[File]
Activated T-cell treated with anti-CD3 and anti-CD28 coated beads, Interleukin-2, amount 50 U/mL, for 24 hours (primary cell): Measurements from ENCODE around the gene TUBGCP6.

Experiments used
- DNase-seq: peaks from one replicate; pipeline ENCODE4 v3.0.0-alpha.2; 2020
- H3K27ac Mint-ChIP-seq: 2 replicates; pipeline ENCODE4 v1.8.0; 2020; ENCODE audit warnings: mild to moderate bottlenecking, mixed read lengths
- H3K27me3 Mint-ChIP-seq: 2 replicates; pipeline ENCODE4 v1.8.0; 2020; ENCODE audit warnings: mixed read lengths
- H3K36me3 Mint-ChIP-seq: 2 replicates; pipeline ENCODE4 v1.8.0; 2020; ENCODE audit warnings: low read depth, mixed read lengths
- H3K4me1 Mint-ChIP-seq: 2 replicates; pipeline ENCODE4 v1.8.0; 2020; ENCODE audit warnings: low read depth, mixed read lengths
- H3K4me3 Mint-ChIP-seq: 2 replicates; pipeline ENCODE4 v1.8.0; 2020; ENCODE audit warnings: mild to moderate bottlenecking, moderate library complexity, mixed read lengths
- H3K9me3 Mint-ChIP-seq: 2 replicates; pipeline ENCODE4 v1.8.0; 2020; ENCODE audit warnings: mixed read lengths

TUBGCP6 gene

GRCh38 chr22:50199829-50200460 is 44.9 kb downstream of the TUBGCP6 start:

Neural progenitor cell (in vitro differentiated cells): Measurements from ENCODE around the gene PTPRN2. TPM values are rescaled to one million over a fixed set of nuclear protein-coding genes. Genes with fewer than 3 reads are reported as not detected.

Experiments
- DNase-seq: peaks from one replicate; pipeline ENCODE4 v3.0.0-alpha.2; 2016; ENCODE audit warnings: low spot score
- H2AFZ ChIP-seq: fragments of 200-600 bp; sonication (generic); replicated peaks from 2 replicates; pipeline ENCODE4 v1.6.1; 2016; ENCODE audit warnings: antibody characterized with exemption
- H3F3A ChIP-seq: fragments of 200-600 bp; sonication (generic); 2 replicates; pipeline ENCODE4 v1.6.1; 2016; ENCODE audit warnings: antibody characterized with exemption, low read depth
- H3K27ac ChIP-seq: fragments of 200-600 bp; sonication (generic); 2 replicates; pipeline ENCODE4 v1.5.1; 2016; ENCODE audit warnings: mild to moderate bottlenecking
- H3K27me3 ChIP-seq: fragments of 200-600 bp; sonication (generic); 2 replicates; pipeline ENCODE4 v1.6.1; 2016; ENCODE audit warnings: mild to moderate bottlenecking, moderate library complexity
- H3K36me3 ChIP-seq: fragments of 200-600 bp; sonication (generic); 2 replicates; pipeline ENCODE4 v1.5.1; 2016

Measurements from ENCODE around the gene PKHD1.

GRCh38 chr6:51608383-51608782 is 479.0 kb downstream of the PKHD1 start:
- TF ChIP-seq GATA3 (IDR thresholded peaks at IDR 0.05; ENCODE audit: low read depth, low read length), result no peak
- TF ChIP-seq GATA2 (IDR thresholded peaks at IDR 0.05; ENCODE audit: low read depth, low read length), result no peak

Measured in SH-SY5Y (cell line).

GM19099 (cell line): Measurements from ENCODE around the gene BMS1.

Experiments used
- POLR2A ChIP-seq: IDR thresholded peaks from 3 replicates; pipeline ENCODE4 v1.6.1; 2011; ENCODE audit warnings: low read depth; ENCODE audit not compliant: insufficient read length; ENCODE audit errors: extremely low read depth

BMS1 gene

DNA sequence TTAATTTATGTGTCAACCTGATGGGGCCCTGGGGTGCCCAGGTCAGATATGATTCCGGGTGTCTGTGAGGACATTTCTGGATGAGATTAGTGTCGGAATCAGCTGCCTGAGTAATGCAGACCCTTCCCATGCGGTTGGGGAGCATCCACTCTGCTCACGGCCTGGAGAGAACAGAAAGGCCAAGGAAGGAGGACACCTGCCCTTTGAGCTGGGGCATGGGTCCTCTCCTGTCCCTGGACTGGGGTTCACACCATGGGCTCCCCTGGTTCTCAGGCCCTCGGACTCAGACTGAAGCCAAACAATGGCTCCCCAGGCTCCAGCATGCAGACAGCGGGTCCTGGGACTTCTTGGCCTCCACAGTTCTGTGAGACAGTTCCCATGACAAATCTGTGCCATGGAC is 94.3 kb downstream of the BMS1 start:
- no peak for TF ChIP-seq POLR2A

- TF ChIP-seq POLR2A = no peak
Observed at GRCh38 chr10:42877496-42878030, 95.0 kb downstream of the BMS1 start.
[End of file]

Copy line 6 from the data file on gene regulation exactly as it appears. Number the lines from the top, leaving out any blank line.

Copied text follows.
- H3K36me3 Mint-ChIP-seq: 2 replicates; pipeline ENCODE4 v1.8.0; 2020; ENCODE audit warnings: low read depth, mixed read lengths